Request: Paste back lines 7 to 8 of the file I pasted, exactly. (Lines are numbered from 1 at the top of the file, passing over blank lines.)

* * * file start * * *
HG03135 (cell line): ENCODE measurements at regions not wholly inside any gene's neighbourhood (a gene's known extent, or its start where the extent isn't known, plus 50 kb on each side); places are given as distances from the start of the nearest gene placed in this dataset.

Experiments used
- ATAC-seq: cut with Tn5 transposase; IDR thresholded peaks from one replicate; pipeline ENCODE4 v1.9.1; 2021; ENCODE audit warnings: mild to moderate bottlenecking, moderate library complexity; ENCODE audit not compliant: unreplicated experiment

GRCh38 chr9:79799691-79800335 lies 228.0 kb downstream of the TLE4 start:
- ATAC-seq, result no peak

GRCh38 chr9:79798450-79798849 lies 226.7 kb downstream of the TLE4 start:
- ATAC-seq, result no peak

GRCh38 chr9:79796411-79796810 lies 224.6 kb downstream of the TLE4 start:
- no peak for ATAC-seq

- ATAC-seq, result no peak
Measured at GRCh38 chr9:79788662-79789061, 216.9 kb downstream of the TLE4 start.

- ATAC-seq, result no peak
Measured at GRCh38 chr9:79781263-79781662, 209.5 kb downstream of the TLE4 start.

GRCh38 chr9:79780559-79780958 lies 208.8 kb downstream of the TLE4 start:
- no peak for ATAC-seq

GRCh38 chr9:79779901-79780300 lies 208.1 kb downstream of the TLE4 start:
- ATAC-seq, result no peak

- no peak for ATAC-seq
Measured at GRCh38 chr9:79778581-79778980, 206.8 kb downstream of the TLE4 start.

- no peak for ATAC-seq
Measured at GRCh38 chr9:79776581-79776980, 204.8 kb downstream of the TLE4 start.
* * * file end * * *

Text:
- ATAC-seq, result no peak

GRCh38 chr9:79796411-79796810 lies 224.6 kb downstream of the TLE4 start: